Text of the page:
And in most counties I've lived in, smears are recommended annually so yes, definitely do your every 3 years!

Puggsville Fri 04-Aug-17 21:24:51

Annual smears for women who haven't had any abnormalities previously detected are unnecessary. Even the USA has changed from annual smears to every 3 years.

Kat786 Mon 14-Aug-17 20:57:41

Actually menopausal women stand a big risk of producing a false positive result as a result of hormones. It's also harder to collect the sample. Cancer research UK says our chance of developing cervical cancer is just 0.65%. The vast majority of older women are HPV_ and cannot be helped by smear testing. However they can be damaged by over treatment. Even CIN 3 changes can go back to normal with no treatment. I decided 17 years ago I wasn't going to put myself through any more smears . I'm 53 now and very healthy. The Dutch and Finnish women have been offered A HPV self test for quite a while now. We still have the outdated speculum exam. I'm not telling anyone what they should do. It's your decision. But women have been misled for years about smears. Doctors get incentive payments for smearing a certain percentage of their women patients@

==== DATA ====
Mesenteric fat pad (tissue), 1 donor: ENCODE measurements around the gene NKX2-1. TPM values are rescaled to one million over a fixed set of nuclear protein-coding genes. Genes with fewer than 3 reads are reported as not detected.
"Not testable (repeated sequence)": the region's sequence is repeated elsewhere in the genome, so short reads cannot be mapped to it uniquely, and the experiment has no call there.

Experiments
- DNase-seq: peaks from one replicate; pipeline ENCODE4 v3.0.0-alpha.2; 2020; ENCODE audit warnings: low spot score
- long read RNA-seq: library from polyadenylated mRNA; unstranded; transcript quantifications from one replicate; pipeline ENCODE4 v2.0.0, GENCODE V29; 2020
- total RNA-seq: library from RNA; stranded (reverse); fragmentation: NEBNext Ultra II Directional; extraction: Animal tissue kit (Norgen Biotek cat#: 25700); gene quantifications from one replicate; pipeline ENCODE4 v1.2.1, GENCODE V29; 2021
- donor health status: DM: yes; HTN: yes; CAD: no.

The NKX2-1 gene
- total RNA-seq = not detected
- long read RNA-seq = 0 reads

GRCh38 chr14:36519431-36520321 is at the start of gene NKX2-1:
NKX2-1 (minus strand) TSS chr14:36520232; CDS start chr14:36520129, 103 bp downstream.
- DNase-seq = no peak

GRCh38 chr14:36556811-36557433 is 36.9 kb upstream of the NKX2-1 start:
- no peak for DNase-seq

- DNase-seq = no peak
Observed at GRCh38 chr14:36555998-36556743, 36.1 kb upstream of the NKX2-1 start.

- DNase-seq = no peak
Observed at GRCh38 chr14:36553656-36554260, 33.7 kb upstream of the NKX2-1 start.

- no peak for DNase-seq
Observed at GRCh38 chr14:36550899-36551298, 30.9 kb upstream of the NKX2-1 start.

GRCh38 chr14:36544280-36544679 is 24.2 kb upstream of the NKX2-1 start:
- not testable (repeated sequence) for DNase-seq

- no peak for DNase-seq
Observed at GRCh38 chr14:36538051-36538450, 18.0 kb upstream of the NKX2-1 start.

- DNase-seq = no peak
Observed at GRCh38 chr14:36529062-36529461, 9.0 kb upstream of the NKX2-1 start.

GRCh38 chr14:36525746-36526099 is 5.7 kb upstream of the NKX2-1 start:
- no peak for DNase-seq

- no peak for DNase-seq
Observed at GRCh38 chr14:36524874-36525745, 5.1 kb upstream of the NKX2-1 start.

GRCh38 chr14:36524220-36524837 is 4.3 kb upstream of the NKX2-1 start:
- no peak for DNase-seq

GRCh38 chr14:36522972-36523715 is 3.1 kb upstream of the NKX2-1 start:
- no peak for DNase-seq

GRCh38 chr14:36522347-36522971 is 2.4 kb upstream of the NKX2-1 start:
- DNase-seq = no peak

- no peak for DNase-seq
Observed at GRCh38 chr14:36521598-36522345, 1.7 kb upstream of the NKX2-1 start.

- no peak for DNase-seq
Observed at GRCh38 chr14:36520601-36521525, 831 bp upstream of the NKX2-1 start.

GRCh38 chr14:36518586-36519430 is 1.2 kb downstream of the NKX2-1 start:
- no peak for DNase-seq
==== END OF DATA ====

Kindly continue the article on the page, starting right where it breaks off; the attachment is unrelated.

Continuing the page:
tribpot Mon 14-Aug-17 21:06:51

HPV primary screening is in the process of being rolled out. For the reason you give, Kat786, that it reduces the amount of unnecessary treatment given for cervical changes.

Kat786 Mon 14-Aug-17 21:34:49

Tribput I get your point. Indeed primary HPV is being rolled out. As the same speculum test we have now. And most women hate the test and it can be agonisingly painful. Our NHS is still dithering about self testing. I am happy to live with a 0.65% of developing this disease by not having smears. Other women might choose to have the test. That's their call. I've also opted out of breast screening. It makes no sense to me to crush delicate tissue and bombard them with radiation and I'll also be declining flexi sig.